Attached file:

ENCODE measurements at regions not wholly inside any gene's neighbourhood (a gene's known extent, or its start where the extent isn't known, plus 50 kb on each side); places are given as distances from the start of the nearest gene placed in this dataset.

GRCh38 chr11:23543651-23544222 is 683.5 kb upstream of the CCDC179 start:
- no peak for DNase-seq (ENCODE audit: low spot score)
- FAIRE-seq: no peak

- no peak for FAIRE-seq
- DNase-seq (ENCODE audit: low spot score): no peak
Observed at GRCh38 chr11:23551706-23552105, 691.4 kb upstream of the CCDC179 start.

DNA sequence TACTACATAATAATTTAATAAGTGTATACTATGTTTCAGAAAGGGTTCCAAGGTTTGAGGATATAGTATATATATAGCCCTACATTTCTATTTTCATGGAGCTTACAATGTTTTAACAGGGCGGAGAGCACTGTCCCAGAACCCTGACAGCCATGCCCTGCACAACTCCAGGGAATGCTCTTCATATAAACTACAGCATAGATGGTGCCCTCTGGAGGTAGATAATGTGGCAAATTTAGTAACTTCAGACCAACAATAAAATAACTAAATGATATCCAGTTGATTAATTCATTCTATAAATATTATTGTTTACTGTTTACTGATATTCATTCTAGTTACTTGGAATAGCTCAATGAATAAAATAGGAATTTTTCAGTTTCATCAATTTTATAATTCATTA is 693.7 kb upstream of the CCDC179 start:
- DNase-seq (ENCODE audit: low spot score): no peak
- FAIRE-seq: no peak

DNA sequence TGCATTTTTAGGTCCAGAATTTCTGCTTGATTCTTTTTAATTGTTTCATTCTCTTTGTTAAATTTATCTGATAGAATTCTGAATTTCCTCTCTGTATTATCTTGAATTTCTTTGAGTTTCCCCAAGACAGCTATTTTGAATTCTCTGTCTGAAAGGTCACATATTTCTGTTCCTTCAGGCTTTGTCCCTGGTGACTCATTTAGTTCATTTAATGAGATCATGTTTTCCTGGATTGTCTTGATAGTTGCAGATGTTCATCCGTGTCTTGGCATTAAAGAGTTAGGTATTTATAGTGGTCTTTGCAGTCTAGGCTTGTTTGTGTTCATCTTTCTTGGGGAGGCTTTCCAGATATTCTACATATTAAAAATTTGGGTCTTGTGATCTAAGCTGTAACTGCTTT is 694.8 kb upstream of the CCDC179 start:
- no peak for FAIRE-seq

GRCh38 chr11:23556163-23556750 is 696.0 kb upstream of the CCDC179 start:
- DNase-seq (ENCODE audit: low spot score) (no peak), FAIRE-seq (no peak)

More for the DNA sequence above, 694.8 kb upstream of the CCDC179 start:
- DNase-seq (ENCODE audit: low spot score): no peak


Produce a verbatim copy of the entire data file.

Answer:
ENCODE measurements at regions not wholly inside any gene's neighbourhood (a gene's known extent, or its start where the extent isn't known, plus 50 kb on each side); places are given as distances from the start of the nearest gene placed in this dataset.

GRCh38 chr11:23543651-23544222 is 683.5 kb upstream of the CCDC179 start:
- no peak for DNase-seq (ENCODE audit: low spot score)
- FAIRE-seq: no peak

- no peak for FAIRE-seq
- DNase-seq (ENCODE audit: low spot score): no peak
Observed at GRCh38 chr11:23551706-23552105, 691.4 kb upstream of the CCDC179 start.

DNA sequence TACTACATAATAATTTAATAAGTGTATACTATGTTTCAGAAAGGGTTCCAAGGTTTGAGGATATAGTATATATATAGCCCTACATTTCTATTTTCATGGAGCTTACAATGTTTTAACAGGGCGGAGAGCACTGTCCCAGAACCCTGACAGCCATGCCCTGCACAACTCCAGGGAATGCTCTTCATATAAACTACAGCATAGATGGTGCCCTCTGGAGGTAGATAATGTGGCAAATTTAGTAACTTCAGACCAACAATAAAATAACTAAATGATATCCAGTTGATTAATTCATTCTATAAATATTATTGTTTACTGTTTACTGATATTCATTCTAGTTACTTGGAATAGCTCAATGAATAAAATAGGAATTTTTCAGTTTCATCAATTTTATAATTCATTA is 693.7 kb upstream of the CCDC179 start:
- DNase-seq (ENCODE audit: low spot score): no peak
- FAIRE-seq: no peak

DNA sequence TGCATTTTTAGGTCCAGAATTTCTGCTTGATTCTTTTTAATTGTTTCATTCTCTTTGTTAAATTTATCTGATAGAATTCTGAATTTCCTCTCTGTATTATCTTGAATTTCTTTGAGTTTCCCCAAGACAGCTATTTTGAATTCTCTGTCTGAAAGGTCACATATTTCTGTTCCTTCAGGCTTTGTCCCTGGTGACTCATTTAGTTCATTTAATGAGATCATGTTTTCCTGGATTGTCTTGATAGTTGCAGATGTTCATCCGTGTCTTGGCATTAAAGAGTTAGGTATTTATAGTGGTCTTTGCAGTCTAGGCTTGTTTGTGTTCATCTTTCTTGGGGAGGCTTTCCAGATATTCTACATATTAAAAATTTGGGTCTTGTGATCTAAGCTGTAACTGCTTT is 694.8 kb upstream of the CCDC179 start:
- no peak for FAIRE-seq

GRCh38 chr11:23556163-23556750 is 696.0 kb upstream of the CCDC179 start:
- DNase-seq (ENCODE audit: low spot score) (no peak), FAIRE-seq (no peak)

More for the DNA sequence above, 694.8 kb upstream of the CCDC179 start:
- DNase-seq (ENCODE audit: low spot score): no peak